Ashleigh Brunner, dietitian and owner of Body Fusion, gives her professional opinion on how to change your groceries for the better.
What exactly is nutrition and what role does it play in my life?
Nutrition entails providing food which contains nutrients and energy to support health and growth. Each individual nutrient plays a specific and crucial role in the way the body functions. For example, calcium intake from dairy products, green leafy vegetables, sesame seeds and tofu will influence bone integrity.
Nutrition also has the ability to control energy levels which to a affects mood and cognition. Not many people are aware but the brain burns a greedy 20% of our daily energy.
Lastly nutrition can play a role in preventing chronic diseases such as heart disease, cancer and diabetes which ultimately impacts upon our quality of life and longevity.
What’s the difference between nutrients and calories?
Nutrients are usually classified into two different groups: Macronutrients and micronutrients. Macronutrients (protein, fats, carbohydrate and alcohol) are the nutrients which provide us with energy. Energy is quantified in calories.
Micronutrients on the other hand contain no energy/calories but are required in small amounts to assist in different chemical reactions within the body. For example, iron is needed to carry oxygen around our body.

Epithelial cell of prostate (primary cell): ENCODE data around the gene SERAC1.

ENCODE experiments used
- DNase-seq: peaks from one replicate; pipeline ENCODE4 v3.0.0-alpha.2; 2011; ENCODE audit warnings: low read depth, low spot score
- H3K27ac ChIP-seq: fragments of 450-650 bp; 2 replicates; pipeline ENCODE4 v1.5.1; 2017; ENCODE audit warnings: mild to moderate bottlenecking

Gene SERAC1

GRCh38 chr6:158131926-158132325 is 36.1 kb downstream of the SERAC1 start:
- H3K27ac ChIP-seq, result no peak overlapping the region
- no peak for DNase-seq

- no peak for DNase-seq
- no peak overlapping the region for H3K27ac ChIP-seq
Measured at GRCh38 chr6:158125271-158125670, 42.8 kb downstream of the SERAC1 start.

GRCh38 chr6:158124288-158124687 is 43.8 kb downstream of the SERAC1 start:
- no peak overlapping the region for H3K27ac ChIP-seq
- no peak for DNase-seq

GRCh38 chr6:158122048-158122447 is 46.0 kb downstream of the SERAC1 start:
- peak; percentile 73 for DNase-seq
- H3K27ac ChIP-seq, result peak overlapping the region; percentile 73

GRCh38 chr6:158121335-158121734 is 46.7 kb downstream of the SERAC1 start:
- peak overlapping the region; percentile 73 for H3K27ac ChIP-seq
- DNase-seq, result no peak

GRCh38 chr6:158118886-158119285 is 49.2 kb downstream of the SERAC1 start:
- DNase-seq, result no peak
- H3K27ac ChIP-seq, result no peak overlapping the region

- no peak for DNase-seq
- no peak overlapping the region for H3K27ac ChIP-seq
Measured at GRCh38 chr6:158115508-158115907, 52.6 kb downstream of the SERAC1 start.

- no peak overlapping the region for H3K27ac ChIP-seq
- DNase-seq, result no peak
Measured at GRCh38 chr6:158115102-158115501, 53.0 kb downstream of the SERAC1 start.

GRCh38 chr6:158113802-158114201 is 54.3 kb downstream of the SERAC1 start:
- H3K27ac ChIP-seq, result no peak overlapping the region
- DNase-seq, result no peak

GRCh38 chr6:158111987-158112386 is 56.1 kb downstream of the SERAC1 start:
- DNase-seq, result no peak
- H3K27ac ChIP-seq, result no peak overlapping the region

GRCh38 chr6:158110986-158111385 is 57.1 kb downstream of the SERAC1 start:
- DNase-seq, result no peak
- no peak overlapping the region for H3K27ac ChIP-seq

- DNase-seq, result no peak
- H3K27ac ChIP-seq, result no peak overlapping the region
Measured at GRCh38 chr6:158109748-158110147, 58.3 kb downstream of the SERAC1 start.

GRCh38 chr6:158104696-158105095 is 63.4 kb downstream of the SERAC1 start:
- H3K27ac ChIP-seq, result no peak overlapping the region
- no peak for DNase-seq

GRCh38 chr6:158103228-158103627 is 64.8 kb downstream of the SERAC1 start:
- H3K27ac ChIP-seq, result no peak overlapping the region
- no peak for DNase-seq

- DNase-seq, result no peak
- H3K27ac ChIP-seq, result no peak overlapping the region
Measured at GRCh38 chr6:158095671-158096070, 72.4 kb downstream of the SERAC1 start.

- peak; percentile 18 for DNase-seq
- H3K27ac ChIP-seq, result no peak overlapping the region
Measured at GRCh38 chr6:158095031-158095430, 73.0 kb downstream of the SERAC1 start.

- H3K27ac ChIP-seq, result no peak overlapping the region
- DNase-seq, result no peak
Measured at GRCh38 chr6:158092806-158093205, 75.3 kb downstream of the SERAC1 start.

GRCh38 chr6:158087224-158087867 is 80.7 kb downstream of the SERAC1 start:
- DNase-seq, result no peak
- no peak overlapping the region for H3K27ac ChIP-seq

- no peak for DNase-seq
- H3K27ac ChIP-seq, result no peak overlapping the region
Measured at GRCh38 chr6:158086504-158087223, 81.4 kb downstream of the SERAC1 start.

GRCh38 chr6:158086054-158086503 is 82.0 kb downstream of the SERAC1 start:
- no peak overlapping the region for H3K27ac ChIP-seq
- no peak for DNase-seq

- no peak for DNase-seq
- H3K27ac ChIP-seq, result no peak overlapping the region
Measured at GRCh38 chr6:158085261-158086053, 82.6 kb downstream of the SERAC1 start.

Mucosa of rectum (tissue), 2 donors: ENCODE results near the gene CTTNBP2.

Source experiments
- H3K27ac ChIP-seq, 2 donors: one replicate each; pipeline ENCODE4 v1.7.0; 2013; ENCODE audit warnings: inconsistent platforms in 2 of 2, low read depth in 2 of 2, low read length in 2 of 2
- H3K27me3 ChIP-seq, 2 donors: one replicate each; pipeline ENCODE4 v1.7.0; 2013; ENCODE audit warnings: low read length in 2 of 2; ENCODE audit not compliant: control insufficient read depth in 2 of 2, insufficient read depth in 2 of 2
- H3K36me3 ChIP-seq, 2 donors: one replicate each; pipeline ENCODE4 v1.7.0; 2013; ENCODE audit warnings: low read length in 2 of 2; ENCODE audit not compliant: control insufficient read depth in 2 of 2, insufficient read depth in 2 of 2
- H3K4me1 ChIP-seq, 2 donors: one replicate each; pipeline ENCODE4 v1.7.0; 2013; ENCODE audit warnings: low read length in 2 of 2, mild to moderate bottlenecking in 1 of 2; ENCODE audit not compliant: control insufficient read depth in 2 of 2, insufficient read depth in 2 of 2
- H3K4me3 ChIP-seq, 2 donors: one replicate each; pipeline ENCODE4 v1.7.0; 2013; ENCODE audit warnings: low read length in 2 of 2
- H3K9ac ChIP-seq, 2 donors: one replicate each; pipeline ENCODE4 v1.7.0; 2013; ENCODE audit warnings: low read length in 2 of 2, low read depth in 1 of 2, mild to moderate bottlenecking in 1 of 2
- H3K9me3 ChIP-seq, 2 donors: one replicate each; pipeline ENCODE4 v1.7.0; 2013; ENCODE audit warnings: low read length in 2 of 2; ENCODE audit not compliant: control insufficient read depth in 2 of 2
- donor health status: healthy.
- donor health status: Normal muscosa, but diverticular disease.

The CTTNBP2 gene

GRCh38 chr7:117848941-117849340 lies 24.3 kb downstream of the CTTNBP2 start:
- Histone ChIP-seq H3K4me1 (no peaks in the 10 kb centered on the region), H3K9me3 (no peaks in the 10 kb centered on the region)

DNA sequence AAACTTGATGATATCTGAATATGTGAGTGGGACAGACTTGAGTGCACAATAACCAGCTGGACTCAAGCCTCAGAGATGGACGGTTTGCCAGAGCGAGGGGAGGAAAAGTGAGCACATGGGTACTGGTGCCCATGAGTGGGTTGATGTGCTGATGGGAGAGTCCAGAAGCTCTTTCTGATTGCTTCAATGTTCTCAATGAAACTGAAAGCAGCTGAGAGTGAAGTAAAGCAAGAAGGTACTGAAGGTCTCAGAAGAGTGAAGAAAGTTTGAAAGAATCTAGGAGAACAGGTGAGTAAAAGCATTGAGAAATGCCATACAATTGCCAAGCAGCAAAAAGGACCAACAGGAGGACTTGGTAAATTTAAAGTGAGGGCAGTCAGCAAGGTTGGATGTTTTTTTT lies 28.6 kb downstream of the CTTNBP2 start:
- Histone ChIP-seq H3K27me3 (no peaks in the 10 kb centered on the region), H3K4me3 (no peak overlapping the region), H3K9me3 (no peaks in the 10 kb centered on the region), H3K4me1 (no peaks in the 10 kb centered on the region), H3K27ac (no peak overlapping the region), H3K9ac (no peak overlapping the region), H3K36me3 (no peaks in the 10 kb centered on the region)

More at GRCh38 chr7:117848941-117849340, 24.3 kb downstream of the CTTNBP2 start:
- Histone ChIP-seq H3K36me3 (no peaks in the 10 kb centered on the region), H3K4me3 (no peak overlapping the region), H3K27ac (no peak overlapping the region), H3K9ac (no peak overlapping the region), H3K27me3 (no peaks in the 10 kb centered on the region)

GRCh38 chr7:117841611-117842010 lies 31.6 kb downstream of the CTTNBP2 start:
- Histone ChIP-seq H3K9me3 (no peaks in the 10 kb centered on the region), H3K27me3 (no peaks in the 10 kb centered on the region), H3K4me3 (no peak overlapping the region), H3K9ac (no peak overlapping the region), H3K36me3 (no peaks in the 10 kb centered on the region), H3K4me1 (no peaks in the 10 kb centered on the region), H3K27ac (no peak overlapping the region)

Is there a way to know if I’m getting the right nutrients?
Yes! Firstly I would recommend getting regular blood tests, secondly checking in with a qualified Accredited Practising Dietitian who has a comprehensive medically based degree and can analyse your dietary intake effectively.
Are supplements effective?
This is a very broad question. They can be, however I believe they are grossly misused and exploited by marketing. Every individual will have their own specific requirements and taking supplements will consequently be dose dependent. My philosophy is that majority of the time we can get 100 percent of our nutrition from food. Supplements are only the icing on the cake. So get your cake right first.
How would you change the average Australian’s groceries list?
- Less processed junk food/snacks high in sugar and saturated fats
- More fresh fruit and vegetables from local farmers
- Increased amounts of fish and seafood
- More nuts and legumes (ie. Lentils and chickpeas)
- Wholegrain selections such as grainy bread, oats, quinoa, wholegrain pasta and long grain brown basmati rice
Find Ashleigh Brunner on twitter and instagram, or check out her website at www.bodyfusion.com.au. All information contained in this article is intended for general information purposes only. The information provided should not be relied upon as medical advice and does not supersede or replace a consultation with a suitably qualified medical practitioner. CBHS endeavours to provide independent and complete information, and content may include information regarding services, products and procedures not covered by CBHS Health Cover policies. For full terms, click here.